While European artists and intellectuals (I quote from the exhibition text) were “in search of new beginnings, a new critical awareness manifests itself in a recourse to all things archaic, to ‘deep time, ‘and to notions of humanity’s ‘childhood’”; concurrently, other global cities such as Shanghai were busy constructing their versions of modernity as a response to the deepening crisis of the young republic. The League of Left-Wing Writers, which included renowned writers such as Lu Xun, Ding Ling, Xiao Hong, and Yu Dafu, was busy reinventing Chinese writing, experimenting with cosmopolitanism, and advocating feminism and new forms of sexualities. Meanwhile, the Bengali poet Rabindranath Tagore inspired China’s Crescent Moon Society and members such as poet Xu Zhimo, Hu Shi, and Shen Congwen to form the New Culture Movement. Elsewhere, Shi Zhecun founded the art and literary journal Les Contemporains with an explicit editorial policy to distance itself from any single political or artistic movement.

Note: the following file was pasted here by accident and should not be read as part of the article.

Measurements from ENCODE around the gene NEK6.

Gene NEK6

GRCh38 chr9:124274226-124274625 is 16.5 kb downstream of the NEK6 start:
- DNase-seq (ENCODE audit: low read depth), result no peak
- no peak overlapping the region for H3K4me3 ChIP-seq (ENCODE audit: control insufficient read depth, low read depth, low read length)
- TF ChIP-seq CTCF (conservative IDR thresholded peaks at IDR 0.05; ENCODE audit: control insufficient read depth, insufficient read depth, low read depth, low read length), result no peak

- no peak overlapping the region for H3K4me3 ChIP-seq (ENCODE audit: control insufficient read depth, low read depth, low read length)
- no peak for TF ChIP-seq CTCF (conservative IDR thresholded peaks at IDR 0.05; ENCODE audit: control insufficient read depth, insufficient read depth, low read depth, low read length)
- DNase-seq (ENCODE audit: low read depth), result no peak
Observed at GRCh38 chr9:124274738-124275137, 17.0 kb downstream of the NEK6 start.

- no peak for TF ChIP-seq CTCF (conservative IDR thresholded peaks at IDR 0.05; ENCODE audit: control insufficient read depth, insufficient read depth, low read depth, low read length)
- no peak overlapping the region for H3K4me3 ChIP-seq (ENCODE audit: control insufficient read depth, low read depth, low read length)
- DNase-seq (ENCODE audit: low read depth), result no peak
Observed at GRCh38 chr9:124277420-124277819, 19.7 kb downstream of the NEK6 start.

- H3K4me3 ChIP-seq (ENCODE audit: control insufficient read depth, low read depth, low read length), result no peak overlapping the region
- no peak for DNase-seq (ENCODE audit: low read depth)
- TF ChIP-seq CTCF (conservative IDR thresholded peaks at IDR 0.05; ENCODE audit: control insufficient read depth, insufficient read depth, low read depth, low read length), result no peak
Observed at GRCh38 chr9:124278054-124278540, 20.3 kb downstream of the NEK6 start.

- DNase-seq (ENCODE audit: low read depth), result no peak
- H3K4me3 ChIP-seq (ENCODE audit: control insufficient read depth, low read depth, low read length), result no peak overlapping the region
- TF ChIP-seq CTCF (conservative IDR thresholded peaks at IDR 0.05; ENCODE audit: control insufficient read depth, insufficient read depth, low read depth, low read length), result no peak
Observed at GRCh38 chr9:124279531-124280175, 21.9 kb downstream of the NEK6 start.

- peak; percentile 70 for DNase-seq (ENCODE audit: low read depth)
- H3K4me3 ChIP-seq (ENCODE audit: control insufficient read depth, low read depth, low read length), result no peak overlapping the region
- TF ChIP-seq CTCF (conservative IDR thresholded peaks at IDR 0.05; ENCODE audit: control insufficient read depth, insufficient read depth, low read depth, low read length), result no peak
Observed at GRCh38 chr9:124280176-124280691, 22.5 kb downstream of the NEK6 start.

In an academic workshop of the research project “Revisiting to Chinese Modernism” held at Taikang Space in Beijing last year, art critic Dong Bingfeng identified the ‘30s and specifically the journal Les Contemporains as the first period of Chinese modernism and argued against a univocal narrative of Chinese modernism as a result of translation, colonialism, or capitalist economy. The narrow perspective that saw modernism as only moving from the West to the Rest is contested by figures such as the Russian filmmaker Eisenstein: we don’t need to stress how much he is indebted to Mexico. And I don’t dare open the box called Mexico, as it will conjures up another sets of interconnections and trafficking of ideas that will keep you here for another ten hours. I just want to mention a lesser-known aspect of his filmmaking, namely the inspiration he got from Chinese opera and Japanese kabuki, especially the Peking opera diva Mei Lanfang whose research into ancient Chinese stagecraft “restored the actor’s skill to its former synthetic quality.” 18Quoted in Robert Robertson: “by his research into ancient Chinese stagecraft Mei-Lan-Fan [sic.​ had ‘restored the actor’s skill to its former synthetic quality.’” Quoted in Robertson, Eisenstein on the Audiovisual: The Montage of Music, Image and Sound in Cinema, London: I.B. Tauris, 2011, pp.78.]